Northern Light is not alone in shunning XML when it comes to scouring the Web. Lycos, AltaVista and Excite also dismiss XML.

"We are not currently planning on using XML in the near future," says Ilene Quinn, spokeswoman for Compaq-owned Altavista. "That does not rule out any future use, but at the moment there is nothing underway to incorporate XML into the AltaVista search engine."

So what's it good for?

This not to say XML is a complete waste of time.

Excite and Lycos say they are looking to use XML behind the scenes to handle data from partners.

"Our intent is to use XML on the backend as a means of very structured access," says Graham Spencer, co-founder and chief technology officer at Excite. "That's really what XML is better for."

Spencer says that Excite is trying to convince new information partners to encode data streams being sent to Excite in XML. Many of Excite's existing data feeds have varying types of formats, meaning Excite's content team must develop different Perl scripts to sort all the incoming information.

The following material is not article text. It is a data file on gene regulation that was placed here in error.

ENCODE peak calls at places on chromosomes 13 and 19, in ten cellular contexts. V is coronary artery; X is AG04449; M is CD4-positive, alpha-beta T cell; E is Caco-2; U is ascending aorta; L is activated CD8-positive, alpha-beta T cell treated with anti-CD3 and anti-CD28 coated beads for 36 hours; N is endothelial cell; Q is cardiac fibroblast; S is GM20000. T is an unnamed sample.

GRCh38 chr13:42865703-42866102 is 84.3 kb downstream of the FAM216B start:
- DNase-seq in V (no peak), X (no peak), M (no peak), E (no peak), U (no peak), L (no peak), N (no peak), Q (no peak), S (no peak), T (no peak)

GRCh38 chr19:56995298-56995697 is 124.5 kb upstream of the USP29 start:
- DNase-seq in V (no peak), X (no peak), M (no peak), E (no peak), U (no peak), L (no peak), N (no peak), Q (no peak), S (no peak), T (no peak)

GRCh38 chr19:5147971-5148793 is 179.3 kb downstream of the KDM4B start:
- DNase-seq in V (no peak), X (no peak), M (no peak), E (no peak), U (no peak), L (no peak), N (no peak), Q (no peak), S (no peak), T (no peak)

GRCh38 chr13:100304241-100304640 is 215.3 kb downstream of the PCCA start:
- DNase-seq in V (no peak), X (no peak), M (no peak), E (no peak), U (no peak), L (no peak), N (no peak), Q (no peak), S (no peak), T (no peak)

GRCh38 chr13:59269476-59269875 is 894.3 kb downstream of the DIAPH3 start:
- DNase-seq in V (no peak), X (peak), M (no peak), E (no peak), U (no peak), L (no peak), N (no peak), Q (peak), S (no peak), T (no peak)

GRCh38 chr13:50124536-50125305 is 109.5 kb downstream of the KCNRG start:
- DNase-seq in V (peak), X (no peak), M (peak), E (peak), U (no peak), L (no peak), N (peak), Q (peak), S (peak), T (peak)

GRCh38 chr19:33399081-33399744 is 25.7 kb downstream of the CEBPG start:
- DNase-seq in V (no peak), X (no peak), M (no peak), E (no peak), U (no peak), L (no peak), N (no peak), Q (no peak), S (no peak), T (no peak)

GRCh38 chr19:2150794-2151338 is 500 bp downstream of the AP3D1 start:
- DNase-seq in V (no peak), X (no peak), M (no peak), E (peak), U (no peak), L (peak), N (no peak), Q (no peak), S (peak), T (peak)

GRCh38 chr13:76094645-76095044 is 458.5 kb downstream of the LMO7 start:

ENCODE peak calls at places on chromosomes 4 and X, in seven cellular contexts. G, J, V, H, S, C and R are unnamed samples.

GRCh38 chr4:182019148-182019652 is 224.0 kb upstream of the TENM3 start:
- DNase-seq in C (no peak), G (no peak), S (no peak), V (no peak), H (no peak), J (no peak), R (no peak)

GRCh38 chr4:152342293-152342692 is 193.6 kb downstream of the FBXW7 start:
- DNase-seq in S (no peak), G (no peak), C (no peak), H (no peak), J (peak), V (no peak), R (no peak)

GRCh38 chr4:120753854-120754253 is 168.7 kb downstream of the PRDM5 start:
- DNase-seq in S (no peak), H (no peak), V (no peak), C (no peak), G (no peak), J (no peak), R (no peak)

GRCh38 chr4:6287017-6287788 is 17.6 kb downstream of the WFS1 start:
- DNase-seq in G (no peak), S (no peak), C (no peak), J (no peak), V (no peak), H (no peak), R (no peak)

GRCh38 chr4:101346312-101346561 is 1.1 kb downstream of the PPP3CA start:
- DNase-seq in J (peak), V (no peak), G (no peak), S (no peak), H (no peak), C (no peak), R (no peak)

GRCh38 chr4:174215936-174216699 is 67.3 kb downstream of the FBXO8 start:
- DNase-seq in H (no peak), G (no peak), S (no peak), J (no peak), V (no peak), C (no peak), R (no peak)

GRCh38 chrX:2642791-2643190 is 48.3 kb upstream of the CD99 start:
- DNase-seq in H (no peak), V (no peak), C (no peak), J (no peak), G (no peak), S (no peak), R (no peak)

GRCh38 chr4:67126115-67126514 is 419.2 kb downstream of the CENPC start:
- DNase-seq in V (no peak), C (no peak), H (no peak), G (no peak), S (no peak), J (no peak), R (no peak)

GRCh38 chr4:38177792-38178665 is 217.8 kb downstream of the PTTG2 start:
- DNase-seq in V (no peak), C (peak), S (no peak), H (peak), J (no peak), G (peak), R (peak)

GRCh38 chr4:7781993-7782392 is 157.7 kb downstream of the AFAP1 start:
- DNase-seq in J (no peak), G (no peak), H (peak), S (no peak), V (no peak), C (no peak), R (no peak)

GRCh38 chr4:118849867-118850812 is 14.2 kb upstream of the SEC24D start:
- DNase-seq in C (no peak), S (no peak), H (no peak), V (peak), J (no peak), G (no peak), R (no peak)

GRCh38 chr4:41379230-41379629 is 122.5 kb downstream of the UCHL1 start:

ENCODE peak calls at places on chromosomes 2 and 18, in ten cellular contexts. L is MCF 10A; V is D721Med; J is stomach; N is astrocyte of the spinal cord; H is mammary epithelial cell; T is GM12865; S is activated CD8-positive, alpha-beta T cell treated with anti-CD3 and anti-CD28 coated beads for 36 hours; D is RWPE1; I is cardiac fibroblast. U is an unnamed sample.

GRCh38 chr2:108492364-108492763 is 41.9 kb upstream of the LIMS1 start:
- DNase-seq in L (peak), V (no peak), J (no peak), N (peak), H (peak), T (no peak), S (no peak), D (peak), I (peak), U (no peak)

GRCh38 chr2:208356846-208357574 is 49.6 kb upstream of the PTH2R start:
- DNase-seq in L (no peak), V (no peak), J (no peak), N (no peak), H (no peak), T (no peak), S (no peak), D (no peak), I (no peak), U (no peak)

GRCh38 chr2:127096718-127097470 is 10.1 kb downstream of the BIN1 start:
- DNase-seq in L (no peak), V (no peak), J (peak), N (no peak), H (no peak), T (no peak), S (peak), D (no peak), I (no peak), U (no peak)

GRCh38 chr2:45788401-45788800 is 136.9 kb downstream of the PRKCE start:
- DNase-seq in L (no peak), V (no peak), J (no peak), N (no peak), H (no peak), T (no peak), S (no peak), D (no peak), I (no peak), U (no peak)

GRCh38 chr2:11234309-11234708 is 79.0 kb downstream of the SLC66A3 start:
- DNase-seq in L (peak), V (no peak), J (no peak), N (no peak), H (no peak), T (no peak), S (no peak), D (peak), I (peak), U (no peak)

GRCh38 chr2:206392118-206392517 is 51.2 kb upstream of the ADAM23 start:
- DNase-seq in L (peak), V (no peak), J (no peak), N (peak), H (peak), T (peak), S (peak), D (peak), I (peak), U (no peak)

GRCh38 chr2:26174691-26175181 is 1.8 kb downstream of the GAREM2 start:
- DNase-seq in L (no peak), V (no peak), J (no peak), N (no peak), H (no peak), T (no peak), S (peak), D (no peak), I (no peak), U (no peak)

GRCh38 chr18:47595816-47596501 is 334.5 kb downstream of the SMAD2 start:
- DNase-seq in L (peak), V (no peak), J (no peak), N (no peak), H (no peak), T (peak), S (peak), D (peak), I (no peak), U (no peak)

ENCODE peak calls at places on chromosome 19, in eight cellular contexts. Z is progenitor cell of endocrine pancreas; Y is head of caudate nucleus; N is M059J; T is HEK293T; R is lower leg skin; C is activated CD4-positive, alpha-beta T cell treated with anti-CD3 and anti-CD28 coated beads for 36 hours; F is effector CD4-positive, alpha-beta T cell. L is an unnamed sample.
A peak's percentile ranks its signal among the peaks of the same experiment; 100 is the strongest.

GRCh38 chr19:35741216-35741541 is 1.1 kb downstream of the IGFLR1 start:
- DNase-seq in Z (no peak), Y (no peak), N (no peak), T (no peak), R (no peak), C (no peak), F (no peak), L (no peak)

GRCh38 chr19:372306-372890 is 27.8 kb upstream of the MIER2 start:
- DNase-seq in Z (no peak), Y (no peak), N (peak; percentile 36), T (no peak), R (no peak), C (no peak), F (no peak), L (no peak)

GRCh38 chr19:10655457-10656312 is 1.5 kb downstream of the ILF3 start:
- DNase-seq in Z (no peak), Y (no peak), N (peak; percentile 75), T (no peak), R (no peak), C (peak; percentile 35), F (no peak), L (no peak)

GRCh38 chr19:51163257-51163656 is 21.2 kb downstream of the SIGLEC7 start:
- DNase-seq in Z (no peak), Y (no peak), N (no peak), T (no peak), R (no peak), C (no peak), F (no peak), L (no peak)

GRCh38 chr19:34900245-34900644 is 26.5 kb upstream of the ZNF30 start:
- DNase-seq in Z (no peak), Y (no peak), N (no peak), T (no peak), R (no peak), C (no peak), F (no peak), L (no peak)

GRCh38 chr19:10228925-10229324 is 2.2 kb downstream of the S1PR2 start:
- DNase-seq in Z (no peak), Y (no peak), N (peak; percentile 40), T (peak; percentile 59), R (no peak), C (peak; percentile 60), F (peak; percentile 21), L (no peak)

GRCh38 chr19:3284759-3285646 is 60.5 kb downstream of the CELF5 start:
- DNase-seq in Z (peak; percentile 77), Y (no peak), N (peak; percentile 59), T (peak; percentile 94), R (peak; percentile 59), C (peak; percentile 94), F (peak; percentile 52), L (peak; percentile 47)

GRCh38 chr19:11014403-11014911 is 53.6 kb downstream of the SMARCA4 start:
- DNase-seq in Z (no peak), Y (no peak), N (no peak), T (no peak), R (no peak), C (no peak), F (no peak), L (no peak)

Lycos developed an XML data type definition (DTD) for communications with certain partners, according to Lincoln Jackson, product manager for search and navigation. The DTD provides a standard format for data being streamed into the Lycos site.

But using XML to parse data from corporate partners, where there is a degree of control, is different from the Web, where anything goes.

Jackson frets that once unleashed on the Web, XML could mean the same type of "keyword spamming" that search engines now try to filter out of existing HTML meta tags. Unscrupulous developers could alter tag definitions for their own gain, defeating the purpose of a standard.

The Dublin Core initiative aims to bring a Dewey Decimal-like system to the Web, that will give mainstream users and Web catalogers alike a standard means of tagging their information resources. According to the "Dublin Core Metadata Initiative" Web site, the most of the specification's elements "have a commonly understood semantics of roughly the complexity of a library card catalog card."

While such a system could aid in a search engine's ability to catalog the Web, it is far from becoming a specification and put into mainstream use.

Sprague believes if and when XML begins to gain acceptance, many sites will split into two versions - one supporting XML and a sister HTML site.

For now, though, HTML remains king of the hill.